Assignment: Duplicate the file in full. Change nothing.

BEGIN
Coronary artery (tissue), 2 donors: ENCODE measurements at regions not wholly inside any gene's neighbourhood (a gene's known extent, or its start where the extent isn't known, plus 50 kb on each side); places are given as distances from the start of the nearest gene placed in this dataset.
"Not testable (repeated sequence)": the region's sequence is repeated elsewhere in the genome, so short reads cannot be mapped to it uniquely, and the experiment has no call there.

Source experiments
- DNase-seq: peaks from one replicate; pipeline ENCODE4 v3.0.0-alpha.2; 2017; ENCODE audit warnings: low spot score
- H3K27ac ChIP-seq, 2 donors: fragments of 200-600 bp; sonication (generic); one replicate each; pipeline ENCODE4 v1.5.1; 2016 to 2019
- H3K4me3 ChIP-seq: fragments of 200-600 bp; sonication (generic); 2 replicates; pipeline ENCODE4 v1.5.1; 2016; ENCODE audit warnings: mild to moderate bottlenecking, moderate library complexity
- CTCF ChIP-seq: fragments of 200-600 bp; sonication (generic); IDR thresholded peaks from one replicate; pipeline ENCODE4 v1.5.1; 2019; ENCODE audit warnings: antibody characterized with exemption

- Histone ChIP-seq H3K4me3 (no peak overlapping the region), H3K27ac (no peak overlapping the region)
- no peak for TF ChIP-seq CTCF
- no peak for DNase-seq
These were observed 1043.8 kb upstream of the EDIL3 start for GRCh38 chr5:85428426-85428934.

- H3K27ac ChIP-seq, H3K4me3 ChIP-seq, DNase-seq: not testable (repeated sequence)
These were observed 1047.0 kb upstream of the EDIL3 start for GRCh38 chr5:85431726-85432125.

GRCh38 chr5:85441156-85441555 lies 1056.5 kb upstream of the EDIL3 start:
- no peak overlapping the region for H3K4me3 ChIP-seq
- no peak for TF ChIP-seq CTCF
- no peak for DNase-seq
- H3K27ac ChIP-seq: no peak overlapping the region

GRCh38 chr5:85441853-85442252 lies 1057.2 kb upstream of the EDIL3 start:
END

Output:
Coronary artery (tissue), 2 donors: ENCODE measurements at regions not wholly inside any gene's neighbourhood (a gene's known extent, or its start where the extent isn't known, plus 50 kb on each side); places are given as distances from the start of the nearest gene placed in this dataset.
"Not testable (repeated sequence)": the region's sequence is repeated elsewhere in the genome, so short reads cannot be mapped to it uniquely, and the experiment has no call there.

Source experiments
- DNase-seq: peaks from one replicate; pipeline ENCODE4 v3.0.0-alpha.2; 2017; ENCODE audit warnings: low spot score
- H3K27ac ChIP-seq, 2 donors: fragments of 200-600 bp; sonication (generic); one replicate each; pipeline ENCODE4 v1.5.1; 2016 to 2019
- H3K4me3 ChIP-seq: fragments of 200-600 bp; sonication (generic); 2 replicates; pipeline ENCODE4 v1.5.1; 2016; ENCODE audit warnings: mild to moderate bottlenecking, moderate library complexity
- CTCF ChIP-seq: fragments of 200-600 bp; sonication (generic); IDR thresholded peaks from one replicate; pipeline ENCODE4 v1.5.1; 2019; ENCODE audit warnings: antibody characterized with exemption

- Histone ChIP-seq H3K4me3 (no peak overlapping the region), H3K27ac (no peak overlapping the region)
- no peak for TF ChIP-seq CTCF
- no peak for DNase-seq
These were observed 1043.8 kb upstream of the EDIL3 start for GRCh38 chr5:85428426-85428934.

- H3K27ac ChIP-seq, H3K4me3 ChIP-seq, DNase-seq: not testable (repeated sequence)
These were observed 1047.0 kb upstream of the EDIL3 start for GRCh38 chr5:85431726-85432125.

GRCh38 chr5:85441156-85441555 lies 1056.5 kb upstream of the EDIL3 start:
- no peak overlapping the region for H3K4me3 ChIP-seq
- no peak for TF ChIP-seq CTCF
- no peak for DNase-seq
- H3K27ac ChIP-seq: no peak overlapping the region

GRCh38 chr5:85441853-85442252 lies 1057.2 kb upstream of the EDIL3 start: